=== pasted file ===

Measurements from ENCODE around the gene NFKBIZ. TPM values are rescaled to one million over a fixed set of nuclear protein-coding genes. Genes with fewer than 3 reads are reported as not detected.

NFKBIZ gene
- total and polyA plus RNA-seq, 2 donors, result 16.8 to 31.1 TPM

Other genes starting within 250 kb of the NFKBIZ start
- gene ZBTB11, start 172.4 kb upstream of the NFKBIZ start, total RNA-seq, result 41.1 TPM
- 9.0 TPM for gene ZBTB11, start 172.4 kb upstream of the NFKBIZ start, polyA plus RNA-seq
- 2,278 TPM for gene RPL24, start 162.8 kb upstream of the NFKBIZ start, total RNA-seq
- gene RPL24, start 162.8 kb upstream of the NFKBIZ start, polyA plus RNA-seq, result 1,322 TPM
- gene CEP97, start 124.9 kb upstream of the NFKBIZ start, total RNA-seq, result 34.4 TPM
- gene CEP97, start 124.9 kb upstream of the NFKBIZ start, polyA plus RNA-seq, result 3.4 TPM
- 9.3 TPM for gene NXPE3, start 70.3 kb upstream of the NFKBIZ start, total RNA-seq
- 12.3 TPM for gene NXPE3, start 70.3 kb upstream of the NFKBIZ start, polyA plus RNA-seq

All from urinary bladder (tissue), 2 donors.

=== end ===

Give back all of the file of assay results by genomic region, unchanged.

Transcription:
Measurements from ENCODE around the gene NFKBIZ. TPM values are rescaled to one million over a fixed set of nuclear protein-coding genes. Genes with fewer than 3 reads are reported as not detected.

NFKBIZ gene
- total and polyA plus RNA-seq, 2 donors, result 16.8 to 31.1 TPM

Other genes starting within 250 kb of the NFKBIZ start
- gene ZBTB11, start 172.4 kb upstream of the NFKBIZ start, total RNA-seq, result 41.1 TPM
- 9.0 TPM for gene ZBTB11, start 172.4 kb upstream of the NFKBIZ start, polyA plus RNA-seq
- 2,278 TPM for gene RPL24, start 162.8 kb upstream of the NFKBIZ start, total RNA-seq
- gene RPL24, start 162.8 kb upstream of the NFKBIZ start, polyA plus RNA-seq, result 1,322 TPM
- gene CEP97, start 124.9 kb upstream of the NFKBIZ start, total RNA-seq, result 34.4 TPM
- gene CEP97, start 124.9 kb upstream of the NFKBIZ start, polyA plus RNA-seq, result 3.4 TPM
- 9.3 TPM for gene NXPE3, start 70.3 kb upstream of the NFKBIZ start, total RNA-seq
- 12.3 TPM for gene NXPE3, start 70.3 kb upstream of the NFKBIZ start, polyA plus RNA-seq

All from urinary bladder (tissue), 2 donors.